We went walking in Mount Auburn Cemetery on this gray afternoon. The leaves are just beginning to turn. Most of the colorful ones are on the ground — autumn at our feet — while the view above our heads was still as green as summer.
I spotted a trio of beautiful headstones on Lantana Path, carved in raised relief. One was bordered with pine boughs, and one with flowering vines (click to enlarge):
But the headstone between them was the most beautiful and unusual by far, showing a detailed mountain view across a body of water, framed by tall twin evergreens:
So often, I've come across a striking tombstone and wondered hopelessly about the person resting beneath it. I want the story, and the mystery of it will haunt me until I distract myself with other, less pointless thoughts. Usually, the carving reveals nothing beyond a name and two dates, and perhaps "beloved daughter" or "beloved wife." But the landscape on this tombstone told me a story: this woman loved the outdoors, and her people honored her enough to recreate a particular landscape that she loved on her stone. It seemed clear that her survivors knew that view, too, and that they had all spent time looking at the water from the shadow of those tall trees.
The stone belongs to Harriet Elizabeth Hendricks, wife of John Brooks. Mrs. Brooks was born in 1841 and died in 1915. Her husband's stone has the pine boughs, while her daughter Margaret's stone has the vines. (Her daughter's husband, Fred Norris Robinson, lies beside his wife under a plain stone.)
Those mountains reminded me of Mount Desert Island — not mountains I've seen across the water in Vermont, New Hampshire, and other parts of Maine. Was I imagining things, basing a fantasy on my own love of the island? I resolved to do some online digging to try to discover who these Brooks people were, where they lived, what they did, and, most important, where they summered.
Tonight, I got busy on Google. Among scores of women named Harriet Brooks was a pioneering nuclear physicist who mucked up my search considerably. But while searching for the even more common "John Brooks," I hit pay dirt with an entry in a 1920's book of Harvard Class Notes. Mr. Brooks was in the class of 1856, lived in Cambridge, and was a banker and businessman "interested" in copper mining. Besides daughter Margaret, they had a son, a lawyer named Arthur. Margaret's husband was Professor Robinson of the English Department. (I later learned that he is renowned as the founding father of Celtic studies in America, and that he gave Harvard his library and endowed a professorship in Celtic Languages and Literature in honor of his late wife.)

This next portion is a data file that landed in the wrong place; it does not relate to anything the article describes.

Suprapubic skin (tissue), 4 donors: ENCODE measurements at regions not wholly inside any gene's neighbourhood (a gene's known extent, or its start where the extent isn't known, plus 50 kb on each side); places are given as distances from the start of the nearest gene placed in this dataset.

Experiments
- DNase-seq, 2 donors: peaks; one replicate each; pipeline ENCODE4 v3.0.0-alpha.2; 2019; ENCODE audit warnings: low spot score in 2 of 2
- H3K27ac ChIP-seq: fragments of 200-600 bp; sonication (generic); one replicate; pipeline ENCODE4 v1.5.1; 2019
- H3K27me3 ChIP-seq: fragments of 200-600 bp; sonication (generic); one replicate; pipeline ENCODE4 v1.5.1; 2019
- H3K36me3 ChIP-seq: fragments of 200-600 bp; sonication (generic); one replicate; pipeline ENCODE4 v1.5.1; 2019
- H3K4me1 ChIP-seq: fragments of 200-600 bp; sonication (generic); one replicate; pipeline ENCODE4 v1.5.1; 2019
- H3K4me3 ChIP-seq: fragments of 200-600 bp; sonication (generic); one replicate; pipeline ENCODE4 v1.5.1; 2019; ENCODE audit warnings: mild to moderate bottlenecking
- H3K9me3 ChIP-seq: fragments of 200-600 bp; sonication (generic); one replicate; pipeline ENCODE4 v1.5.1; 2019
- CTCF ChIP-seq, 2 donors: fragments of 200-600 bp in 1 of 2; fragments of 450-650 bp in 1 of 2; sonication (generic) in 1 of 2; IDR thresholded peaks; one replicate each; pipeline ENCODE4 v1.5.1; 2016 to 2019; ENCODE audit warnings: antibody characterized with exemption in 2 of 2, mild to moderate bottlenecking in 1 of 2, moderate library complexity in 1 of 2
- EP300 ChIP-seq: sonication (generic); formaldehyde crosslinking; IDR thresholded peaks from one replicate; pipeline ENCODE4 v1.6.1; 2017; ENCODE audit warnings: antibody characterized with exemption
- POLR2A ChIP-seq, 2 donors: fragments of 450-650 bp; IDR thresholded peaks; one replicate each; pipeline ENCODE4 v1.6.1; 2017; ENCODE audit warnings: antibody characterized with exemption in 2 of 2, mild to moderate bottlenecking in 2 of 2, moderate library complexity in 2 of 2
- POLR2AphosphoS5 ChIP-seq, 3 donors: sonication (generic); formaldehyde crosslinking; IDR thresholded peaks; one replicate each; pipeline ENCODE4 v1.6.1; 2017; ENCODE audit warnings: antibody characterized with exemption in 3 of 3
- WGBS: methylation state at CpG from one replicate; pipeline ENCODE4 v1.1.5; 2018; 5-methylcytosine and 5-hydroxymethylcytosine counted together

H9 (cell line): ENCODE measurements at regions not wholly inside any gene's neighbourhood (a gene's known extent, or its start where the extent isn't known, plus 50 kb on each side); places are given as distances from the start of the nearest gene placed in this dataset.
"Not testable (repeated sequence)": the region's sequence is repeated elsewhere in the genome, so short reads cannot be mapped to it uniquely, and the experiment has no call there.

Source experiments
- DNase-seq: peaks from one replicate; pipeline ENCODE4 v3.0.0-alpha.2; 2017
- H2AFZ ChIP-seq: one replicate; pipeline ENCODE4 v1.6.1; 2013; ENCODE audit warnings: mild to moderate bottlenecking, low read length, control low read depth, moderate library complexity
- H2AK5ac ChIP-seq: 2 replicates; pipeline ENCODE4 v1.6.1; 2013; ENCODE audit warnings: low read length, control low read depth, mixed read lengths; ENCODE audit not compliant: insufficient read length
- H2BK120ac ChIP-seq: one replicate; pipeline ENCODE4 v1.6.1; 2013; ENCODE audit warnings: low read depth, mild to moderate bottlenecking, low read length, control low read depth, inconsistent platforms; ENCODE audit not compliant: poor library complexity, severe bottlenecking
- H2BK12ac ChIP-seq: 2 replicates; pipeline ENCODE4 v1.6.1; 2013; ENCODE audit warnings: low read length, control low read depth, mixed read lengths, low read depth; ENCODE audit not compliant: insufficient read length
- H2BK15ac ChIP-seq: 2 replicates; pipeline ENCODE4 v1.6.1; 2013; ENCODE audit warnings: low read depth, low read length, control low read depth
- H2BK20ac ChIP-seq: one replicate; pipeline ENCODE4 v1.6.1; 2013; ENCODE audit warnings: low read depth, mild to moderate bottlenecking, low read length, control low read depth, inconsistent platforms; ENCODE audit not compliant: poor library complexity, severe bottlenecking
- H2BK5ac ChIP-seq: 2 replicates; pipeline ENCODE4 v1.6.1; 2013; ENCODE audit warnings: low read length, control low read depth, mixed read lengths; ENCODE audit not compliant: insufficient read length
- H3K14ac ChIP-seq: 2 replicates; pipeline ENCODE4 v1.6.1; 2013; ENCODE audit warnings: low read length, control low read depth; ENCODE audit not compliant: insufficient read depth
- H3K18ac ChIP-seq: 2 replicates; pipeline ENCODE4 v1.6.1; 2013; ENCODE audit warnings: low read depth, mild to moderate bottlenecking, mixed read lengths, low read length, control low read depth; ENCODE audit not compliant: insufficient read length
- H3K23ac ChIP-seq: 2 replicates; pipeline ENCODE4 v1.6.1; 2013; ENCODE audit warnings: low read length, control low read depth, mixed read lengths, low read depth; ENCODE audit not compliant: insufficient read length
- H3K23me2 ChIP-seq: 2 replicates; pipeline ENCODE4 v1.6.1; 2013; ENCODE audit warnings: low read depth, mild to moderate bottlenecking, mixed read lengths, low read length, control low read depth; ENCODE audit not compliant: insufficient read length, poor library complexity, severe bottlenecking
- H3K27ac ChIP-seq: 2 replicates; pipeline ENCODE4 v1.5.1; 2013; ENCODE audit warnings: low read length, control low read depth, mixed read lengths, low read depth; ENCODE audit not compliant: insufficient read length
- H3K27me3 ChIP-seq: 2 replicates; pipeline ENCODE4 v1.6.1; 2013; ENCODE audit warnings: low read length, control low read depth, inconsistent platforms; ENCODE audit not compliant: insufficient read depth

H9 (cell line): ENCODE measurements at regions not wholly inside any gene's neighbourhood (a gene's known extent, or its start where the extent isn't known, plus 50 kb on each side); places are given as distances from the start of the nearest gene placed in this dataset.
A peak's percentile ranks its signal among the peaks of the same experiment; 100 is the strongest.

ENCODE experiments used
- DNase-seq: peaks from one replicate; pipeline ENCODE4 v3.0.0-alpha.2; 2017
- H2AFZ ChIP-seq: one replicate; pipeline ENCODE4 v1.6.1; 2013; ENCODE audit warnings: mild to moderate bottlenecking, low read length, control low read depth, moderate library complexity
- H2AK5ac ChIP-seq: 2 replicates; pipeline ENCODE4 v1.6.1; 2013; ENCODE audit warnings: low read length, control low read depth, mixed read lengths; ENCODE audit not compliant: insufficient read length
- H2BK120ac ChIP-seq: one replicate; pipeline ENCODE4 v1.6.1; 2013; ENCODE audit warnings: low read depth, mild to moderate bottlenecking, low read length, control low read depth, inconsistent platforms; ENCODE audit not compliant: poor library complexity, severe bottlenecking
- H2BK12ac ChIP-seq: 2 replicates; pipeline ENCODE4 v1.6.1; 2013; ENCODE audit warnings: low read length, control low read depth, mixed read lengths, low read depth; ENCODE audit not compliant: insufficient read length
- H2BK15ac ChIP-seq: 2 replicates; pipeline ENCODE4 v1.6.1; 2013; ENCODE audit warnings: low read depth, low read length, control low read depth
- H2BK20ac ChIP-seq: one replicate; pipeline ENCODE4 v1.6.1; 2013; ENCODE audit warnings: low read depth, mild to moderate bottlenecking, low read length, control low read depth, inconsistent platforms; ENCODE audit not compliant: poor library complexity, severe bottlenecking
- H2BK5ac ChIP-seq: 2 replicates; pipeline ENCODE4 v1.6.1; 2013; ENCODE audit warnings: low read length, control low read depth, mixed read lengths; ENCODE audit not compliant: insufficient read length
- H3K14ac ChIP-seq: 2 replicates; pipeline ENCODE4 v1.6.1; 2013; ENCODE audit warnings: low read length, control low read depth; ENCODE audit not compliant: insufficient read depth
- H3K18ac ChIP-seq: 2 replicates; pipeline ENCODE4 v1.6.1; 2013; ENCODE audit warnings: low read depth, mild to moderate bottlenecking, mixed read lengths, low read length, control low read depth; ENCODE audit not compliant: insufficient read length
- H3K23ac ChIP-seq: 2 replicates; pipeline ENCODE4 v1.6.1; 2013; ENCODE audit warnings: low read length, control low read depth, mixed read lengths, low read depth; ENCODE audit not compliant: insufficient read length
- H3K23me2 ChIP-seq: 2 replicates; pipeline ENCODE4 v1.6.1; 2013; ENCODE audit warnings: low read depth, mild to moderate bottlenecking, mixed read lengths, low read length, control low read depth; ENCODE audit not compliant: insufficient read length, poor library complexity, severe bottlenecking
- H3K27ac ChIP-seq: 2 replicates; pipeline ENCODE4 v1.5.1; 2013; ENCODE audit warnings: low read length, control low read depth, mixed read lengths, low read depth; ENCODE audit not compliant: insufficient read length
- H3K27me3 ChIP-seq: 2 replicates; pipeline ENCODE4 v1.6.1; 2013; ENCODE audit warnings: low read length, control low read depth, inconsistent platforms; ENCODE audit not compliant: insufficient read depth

More digging revealed that Arthur represented his mother in a 1907–08 court case involving damages for a dress that had been lost while being delivered to their house in Cambridge. Reading the proceedings was confusing because I don't know anything about torts, but I gather that they won.
I started hunting for their Cambridge address and found it in a Blue Book of Cambridge from 1917. They lived at 5 Ash Street. On Bing, I saw the house, a massive yellow Colonial Revival off Brattle Street. But, even better, the Blue Book listed their summer address: Islesford, Maine. Islesford is on Little Cranberry Island, a 200-acre island off the coast of Mount Desert Island.
The Brooks House on Ash Street, ©Historic New England,
the first house in Cambridge designed by Alexander Wadsworth Longfellow,
nephew of the poet.
So I was right — Harriet's tombstone shows a view of the Acadia Mountains from the northern shore of Little Cranberry. I've been there; there's a small year-round population that swells with summer residents. But it's still a place where one can get away from it all. There's a store, a museum, a library, a restaurant, and some artist studios. People get around on foot or use golf carts and bikes.
I turned up an obituary from 2008 for John and Harriet's grandson, Francis Harrington Brooks, son of Arthur. He went to Harvard, became a trust officer for State Street Bank, and is survived by three daughters. The obituary spoke eloquently of his love of nature:
How nice to know that Harriet's love for the island continued in her descendants. I couldn't find the address of the house, but I did find a rental listing for the "Brooks Family House" on Islesford.com. The fact that the house is still in the family makes me ridiculously pleased. Too many wonderful, turn-of-the-century Maine summer houses have been burned, torn down as antique monstrosities, or sold because the taxes were too high. But Harriet's great-grandchilden, and probably great-great-grandchildren, still enjoy her island view.
And, finally, there were photos. The house sits close to the shore on a rocky beach — a lovely, weathered Shingle-Style with a protective stone wall. Flanked by tall pines:
The only thing missing was a view of the sea, taken between a pair of pine trees.
So I found that, too, courtesy of The Knowles Company, real estate agents. Compare the profile of these mountain's with Harriet's stone:
A tombstone can lead us to a wonderful story after all. I don't know much about Harriet, but I discovered enough to have a sense of her life and legacy: her children's children played around her evergreens, sailed the same waters, enjoyed that mountain view, and loved the island she loved.
I'm about to go to bed, feeling as content as if I'd just finished a good novel.